This court may entertain a petition for a writ of habeas corpus "in behalf of a person in custody pursuant to the judgment of a State court only on the ground that he is in custody in violation of the Constitution or laws or treaties of the United States." 28 U.S.C. § 2254(a).

The writ may not be granted with respect to any claim that was adjudicated on the merits in state court unless the state court's adjudication of the claim: "(1) resulted in a decision that was contrary to, or involved an unreasonable application of, clearly established Federal law, as determined by the Supreme Court of the United States; or (2) resulted in a decision that was based on an unreasonable determination of the facts in light of the evidence presented in the State court proceeding." Id . § 2254(d).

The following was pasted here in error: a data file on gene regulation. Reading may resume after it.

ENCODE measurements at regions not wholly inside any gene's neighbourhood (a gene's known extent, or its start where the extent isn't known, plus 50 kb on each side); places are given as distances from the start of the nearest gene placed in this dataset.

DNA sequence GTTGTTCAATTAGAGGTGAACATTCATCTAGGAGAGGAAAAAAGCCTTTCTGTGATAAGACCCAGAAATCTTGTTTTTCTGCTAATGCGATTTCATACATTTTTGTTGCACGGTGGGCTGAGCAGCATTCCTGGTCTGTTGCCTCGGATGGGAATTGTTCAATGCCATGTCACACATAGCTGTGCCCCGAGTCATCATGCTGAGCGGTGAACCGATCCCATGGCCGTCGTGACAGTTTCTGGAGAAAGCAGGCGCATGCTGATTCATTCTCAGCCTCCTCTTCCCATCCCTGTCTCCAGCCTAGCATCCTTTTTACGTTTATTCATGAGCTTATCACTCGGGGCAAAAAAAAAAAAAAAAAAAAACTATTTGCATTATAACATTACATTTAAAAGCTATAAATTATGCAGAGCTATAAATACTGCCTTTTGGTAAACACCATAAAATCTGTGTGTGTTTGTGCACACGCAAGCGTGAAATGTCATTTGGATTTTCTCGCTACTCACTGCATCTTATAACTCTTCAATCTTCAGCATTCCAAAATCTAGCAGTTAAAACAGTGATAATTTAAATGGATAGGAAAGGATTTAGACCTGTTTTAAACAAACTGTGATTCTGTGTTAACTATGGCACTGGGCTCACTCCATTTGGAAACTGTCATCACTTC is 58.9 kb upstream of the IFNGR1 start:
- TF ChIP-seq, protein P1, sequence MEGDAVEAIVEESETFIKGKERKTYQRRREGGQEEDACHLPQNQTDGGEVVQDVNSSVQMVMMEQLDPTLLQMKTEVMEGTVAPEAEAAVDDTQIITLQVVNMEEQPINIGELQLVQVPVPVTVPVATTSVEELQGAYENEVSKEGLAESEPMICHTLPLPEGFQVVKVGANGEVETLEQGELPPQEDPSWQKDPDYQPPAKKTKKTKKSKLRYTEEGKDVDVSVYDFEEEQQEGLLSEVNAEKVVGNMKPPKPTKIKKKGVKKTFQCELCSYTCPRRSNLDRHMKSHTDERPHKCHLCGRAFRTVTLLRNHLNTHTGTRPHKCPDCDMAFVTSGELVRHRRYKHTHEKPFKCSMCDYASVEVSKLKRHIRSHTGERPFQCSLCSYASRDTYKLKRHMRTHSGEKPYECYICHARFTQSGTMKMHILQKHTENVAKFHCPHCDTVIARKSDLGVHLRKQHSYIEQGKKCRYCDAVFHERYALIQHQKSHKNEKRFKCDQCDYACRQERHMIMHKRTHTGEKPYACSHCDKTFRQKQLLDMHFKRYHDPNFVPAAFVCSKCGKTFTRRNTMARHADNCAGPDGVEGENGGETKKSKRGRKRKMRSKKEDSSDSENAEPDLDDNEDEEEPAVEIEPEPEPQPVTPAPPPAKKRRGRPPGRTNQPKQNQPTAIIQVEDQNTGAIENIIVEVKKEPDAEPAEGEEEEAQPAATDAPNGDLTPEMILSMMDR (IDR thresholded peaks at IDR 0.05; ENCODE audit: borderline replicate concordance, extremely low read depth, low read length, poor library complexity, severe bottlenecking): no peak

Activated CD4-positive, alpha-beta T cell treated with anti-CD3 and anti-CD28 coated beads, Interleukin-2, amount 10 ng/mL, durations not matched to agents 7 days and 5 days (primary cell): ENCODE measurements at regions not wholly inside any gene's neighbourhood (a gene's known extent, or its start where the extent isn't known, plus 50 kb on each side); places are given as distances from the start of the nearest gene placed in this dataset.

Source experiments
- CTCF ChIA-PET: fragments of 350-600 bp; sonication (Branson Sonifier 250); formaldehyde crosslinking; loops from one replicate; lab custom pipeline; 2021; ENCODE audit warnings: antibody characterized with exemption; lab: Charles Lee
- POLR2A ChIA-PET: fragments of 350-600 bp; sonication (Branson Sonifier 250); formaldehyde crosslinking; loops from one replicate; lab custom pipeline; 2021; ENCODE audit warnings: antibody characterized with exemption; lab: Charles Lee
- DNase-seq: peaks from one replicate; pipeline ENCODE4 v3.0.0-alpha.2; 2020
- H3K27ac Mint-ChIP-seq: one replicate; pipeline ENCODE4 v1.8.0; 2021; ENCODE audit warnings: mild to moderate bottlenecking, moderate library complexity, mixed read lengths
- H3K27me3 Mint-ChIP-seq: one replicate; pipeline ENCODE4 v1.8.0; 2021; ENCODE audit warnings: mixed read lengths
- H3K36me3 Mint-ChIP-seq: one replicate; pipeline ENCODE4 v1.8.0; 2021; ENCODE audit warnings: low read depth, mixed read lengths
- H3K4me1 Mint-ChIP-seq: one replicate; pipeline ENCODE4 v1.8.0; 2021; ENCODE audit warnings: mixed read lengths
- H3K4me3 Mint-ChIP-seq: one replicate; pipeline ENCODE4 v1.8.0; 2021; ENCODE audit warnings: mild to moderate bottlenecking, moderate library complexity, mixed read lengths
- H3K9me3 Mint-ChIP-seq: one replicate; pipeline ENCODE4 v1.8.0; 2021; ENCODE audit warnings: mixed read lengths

"Under the contrary to' clause, a federal habeas court may grant the writ if the state court arrives at a conclusion opposite to that reached by [the Supreme] Court on a question of law or if the state court decides a case differently than [the] Court has on a set of materially indistinguishable facts." Williams v. Taylor , 529 U.S. 362, 412-13 (2000). "Under the reasonable application clause, ' a federal habeas court may grant the writ if the state court identifies the correct governing legal principle from [the] Court's decisions but unreasonably applies that principle to the facts of the prisoner's case." Id. at 413.

"[A] federal habeas court may not issue the writ simply because the court concludes in its independent judgment that the relevant state-court decision applied clearly established federal law erroneously or incorrectly. Rather, that application must also be unreasonable." Id. at 411. A federal habeas court making the "unreasonable application" inquiry should ask whether the state court's application of clearly established federal law was "objectively unreasonable." Id. at 409.